Balcony Scene (Romeo and Juliet) Craig Armstrong Download 'Balcony Scene (Romeo and Juliet)' on iTunes
29 August 2013, 13:27
Delving deeper into a movement from Bob Chilcott's sublime choral Requiem, we're finding out a little more about the inspiration for this solemn religious work.
Composer: Bob Chilcott
Piece: Thou Knowest Lord from Requiem
Date written: 2010
In a sentence or less, how would you describe the music to someone who's never heard it before?
The music is built in a traditionally harmonic way and has a solemn, but ultimately uplifting quality.
How did the idea for the piece come about?
I wanted a section of my Requiem, set to the Latin Requiem text, to have a section in English. The text for this comes from the Book of Common Prayer, from the Funeral Sentences and I knew the text through having sung and conducted the famous setting from the Funeral Music for Queen Mary by Henry Purcell.
Did you have a musical 'EUREKA!' moment where everything fell into place, or did the piece gradually shift and change over time?
I did have a kind of 'EUREKA!' moment when it seemed right to set the piece on a recurring four-bar ground bass, a technique that was used by Henry Purcell. I have also used the same four-bar harmonic sequence over the bass and built the shape and texture of the piece by inverting the harmony and altering the spacings and voicings along with the dynamics and tessitura. The piece has ten bars in the middle, where the words 'O holy and most merciful Saviour…' begin, where the piece modulates to the relative major key, to bring a sense of rest and repose.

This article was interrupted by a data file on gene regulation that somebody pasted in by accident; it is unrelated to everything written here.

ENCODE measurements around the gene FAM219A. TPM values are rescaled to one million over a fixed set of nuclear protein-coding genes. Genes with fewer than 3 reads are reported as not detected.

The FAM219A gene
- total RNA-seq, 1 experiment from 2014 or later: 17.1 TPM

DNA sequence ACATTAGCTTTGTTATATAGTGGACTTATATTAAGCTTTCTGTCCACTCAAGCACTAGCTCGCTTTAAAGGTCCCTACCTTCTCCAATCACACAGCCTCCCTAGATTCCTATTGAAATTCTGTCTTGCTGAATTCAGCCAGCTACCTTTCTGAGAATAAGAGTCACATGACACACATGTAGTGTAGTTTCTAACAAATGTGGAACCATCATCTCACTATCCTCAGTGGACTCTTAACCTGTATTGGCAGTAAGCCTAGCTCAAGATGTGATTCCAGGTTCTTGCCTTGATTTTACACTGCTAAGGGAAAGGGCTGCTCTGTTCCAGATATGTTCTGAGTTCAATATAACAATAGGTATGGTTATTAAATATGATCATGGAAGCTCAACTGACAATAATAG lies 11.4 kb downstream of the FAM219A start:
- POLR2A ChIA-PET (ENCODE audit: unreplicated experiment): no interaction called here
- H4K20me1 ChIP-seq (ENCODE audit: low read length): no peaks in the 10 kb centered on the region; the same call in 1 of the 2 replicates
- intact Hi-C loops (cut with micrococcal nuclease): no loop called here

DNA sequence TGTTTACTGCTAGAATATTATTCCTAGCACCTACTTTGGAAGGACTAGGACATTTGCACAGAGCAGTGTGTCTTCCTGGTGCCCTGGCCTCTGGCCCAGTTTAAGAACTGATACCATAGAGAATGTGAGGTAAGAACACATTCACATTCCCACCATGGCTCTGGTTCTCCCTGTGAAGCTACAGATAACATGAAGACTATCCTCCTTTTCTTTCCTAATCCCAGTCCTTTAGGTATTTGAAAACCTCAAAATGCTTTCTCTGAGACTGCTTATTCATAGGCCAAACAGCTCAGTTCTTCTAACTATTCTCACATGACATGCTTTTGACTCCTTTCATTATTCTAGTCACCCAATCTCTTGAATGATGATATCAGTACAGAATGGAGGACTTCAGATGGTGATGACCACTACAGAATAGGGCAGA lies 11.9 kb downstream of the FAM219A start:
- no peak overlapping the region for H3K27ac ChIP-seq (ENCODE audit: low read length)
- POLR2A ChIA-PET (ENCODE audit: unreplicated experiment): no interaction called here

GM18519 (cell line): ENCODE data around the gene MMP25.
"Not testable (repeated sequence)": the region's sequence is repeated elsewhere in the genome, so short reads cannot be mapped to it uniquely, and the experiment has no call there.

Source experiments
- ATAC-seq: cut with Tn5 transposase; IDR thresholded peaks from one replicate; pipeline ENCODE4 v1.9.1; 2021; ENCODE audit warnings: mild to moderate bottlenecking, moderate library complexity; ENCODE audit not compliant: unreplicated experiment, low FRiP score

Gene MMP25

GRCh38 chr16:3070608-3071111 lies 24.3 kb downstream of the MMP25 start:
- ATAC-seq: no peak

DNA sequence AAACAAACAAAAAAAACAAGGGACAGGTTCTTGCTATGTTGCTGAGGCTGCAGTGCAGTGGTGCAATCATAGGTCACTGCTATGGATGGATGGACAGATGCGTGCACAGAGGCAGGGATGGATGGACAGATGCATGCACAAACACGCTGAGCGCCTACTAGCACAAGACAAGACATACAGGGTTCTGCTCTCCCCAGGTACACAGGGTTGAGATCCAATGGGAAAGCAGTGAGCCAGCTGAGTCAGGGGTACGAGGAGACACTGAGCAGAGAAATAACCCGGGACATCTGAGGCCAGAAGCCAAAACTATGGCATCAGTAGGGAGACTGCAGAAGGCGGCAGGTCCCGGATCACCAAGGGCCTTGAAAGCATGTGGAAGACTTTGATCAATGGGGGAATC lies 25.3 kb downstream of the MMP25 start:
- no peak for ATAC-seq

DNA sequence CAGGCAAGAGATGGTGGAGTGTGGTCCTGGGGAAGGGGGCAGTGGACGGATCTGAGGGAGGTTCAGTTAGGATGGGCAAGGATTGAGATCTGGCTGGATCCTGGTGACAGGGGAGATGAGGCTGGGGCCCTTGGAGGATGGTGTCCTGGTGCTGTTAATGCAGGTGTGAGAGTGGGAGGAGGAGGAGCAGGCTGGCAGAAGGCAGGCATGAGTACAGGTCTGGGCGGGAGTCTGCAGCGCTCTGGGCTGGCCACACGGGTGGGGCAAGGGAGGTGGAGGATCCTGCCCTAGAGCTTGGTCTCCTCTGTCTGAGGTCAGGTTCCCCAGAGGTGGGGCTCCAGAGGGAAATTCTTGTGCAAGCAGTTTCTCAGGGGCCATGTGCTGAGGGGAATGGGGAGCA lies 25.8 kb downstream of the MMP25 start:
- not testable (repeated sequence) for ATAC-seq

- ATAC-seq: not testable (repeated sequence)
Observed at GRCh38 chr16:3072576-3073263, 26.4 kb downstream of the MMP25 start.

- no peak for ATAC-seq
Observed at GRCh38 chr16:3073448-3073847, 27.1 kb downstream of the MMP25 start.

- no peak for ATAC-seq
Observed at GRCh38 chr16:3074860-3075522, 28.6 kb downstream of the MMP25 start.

Is there a musical moment in the piece you're most proud of?
Overall I am pleased with the concept and shape of this piece. There is a moment at the end where the choir fan out downwards on to a chord on the words 'to fall' which can sound effective.
What's been your favourite performance of the music?
I am particularly fond of the recorded version by Wells Cathedral Choir conducted by Matthew Owens. They sing with the breadth and also the commitment that I think this piece needs.
If you could hear anyone admit they're a huge fan of the piece, who would it be?
It would have to be Henry Purcell.
If you had to compose it again, what would you change?
I am not sure. I have never rewritten or revised my pieces simply because I have always felt that how I have written them is a reflection of myself and the way I am at that time. This can be both positive and negative, but I have to accept that!
Where was the premiere and how did you feel hearing the piece for the first time?
The piece was premiered at the Sheldonian Theatre in Oxford on March 13 2010 by the Oxford Bach Choir and the Royal Philharmonic Orchestra conducted by Nicholas Cleobury. I was nervous and on edge, but ultimately very moved – they performed it very well and the atmosphere in the Theatre was quite charged. It was wonderful.